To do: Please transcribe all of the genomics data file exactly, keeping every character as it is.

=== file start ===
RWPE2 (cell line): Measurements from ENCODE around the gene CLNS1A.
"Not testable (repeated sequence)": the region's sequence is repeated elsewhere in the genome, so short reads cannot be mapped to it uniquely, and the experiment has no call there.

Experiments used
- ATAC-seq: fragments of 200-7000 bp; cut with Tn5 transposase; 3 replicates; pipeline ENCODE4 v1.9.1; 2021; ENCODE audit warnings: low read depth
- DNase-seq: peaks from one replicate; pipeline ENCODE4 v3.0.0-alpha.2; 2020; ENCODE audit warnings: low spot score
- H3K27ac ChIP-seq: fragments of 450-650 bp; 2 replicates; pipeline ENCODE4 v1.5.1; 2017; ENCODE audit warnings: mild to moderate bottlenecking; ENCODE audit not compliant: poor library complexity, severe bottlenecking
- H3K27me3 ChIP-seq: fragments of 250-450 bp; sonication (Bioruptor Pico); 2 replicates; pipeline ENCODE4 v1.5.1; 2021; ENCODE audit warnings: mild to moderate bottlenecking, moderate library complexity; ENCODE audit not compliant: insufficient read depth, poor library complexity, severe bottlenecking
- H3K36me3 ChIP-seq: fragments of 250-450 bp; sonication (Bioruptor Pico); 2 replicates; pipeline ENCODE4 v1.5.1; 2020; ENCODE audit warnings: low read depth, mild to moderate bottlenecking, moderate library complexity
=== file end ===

RWPE2 (cell line): Measurements from ENCODE around the gene CLNS1A.
"Not testable (repeated sequence)": the region's sequence is repeated elsewhere in the genome, so short reads cannot be mapped to it uniquely, and the experiment has no call there.

Experiments used
- ATAC-seq: fragments of 200-7000 bp; cut with Tn5 transposase; 3 replicates; pipeline ENCODE4 v1.9.1; 2021; ENCODE audit warnings: low read depth
- DNase-seq: peaks from one replicate; pipeline ENCODE4 v3.0.0-alpha.2; 2020; ENCODE audit warnings: low spot score
- H3K27ac ChIP-seq: fragments of 450-650 bp; 2 replicates; pipeline ENCODE4 v1.5.1; 2017; ENCODE audit warnings: mild to moderate bottlenecking; ENCODE audit not compliant: poor library complexity, severe bottlenecking
- H3K27me3 ChIP-seq: fragments of 250-450 bp; sonication (Bioruptor Pico); 2 replicates; pipeline ENCODE4 v1.5.1; 2021; ENCODE audit warnings: mild to moderate bottlenecking, moderate library complexity; ENCODE audit not compliant: insufficient read depth, poor library complexity, severe bottlenecking
- H3K36me3 ChIP-seq: fragments of 250-450 bp; sonication (Bioruptor Pico); 2 replicates; pipeline ENCODE4 v1.5.1; 2020; ENCODE audit warnings: low read depth, mild to moderate bottlenecking, moderate library complexity